On Lethal Injections: A Follow Up

I wanted to follow up on yesterday's post about the oral arguments heard by the Supreme Court yesterday regarding lethal injection. I found a good article from Huffingtonpost which lays out the process and the potential problems the process could cause.

The first of the three drugs used in lethal injections is an anesthetic (sodium thiopental) to render the prisoner unconscious. Next is pancuronium bromide, a drug that paralyzes voluntary muscles, including the lungs and diaphragm, but does not affect consciousness or the experience of pain. The final drug is potassium chloride, which causes cardiac arrest.

If the prisoner does not receive a sufficient quantity of anesthesia he will feel himself suffocating from the pancuronium bromide. If he is still conscious when given the potassium chloride, he will feel his veins burning as the poison courses to his heart. Indeed, potassium chloride is so painful that U.S. veterinarian guidelines prohibit its use on domestic animals unless a vet first ensures they are deeply unconscious.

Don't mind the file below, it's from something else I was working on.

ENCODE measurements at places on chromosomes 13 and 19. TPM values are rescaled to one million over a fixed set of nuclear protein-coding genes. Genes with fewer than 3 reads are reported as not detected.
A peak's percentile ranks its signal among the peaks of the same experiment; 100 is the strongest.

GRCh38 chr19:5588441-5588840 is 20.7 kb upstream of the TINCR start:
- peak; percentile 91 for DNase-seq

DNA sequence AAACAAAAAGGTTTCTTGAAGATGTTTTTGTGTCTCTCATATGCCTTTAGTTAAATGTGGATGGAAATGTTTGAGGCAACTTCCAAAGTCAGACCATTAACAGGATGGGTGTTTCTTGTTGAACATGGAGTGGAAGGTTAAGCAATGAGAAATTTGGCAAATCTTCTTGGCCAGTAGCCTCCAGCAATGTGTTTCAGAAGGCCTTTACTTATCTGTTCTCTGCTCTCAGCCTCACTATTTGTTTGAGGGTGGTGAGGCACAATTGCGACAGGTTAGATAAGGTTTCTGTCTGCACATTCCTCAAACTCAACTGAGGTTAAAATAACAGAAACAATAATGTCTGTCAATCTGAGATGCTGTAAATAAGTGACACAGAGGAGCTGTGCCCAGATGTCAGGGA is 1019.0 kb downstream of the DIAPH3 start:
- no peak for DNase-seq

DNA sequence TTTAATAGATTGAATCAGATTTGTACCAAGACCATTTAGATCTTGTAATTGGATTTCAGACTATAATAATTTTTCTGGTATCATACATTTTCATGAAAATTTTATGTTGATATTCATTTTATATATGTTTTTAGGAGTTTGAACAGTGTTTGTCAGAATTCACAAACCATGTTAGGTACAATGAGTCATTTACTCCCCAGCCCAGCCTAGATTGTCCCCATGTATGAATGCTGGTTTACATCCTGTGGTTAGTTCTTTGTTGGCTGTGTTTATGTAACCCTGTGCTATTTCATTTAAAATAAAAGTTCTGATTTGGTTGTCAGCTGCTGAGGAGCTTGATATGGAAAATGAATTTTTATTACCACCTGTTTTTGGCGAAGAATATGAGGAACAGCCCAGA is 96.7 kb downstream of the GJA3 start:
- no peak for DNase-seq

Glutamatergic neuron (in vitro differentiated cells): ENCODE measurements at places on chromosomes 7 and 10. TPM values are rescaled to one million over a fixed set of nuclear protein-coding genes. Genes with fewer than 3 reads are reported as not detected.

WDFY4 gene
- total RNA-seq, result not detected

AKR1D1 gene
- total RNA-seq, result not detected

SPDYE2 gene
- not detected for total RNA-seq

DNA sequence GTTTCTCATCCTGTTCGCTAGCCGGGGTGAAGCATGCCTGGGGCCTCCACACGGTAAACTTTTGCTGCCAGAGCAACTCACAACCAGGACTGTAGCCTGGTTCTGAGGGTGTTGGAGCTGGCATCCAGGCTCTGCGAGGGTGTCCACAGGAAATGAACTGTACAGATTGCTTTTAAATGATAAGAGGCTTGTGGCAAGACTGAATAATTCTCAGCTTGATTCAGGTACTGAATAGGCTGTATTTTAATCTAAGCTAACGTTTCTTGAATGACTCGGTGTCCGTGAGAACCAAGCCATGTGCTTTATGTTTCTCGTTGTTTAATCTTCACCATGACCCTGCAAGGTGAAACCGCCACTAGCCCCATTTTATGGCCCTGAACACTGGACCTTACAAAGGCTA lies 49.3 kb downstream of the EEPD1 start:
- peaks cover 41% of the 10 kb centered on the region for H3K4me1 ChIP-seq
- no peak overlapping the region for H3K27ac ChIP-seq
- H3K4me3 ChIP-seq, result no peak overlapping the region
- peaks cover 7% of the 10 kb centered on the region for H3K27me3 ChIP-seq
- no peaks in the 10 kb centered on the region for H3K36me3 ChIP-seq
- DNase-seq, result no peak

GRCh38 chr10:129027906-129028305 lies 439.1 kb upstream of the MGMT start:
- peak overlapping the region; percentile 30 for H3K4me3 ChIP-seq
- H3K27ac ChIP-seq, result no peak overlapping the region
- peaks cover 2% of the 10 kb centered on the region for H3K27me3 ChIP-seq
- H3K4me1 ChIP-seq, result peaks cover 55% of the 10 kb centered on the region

Incorrect dosage, faulty catheter insertion, kinking IV tubes - many problems can prevent anesthesia from working. No surgery would ever be conducted without assessing and continually monitoring the patient's level of consciousness. But during lethal injections, no one makes sure the prisoner is deeply unconscious before and during the injection of the second and third drugs.

It should also be noted that the process was developed 30 years ago and has not been modified. Oh, and apparently no anesthesiologists or ANY EXPERTS AT ALL!!!! were consulted in the development of the process.

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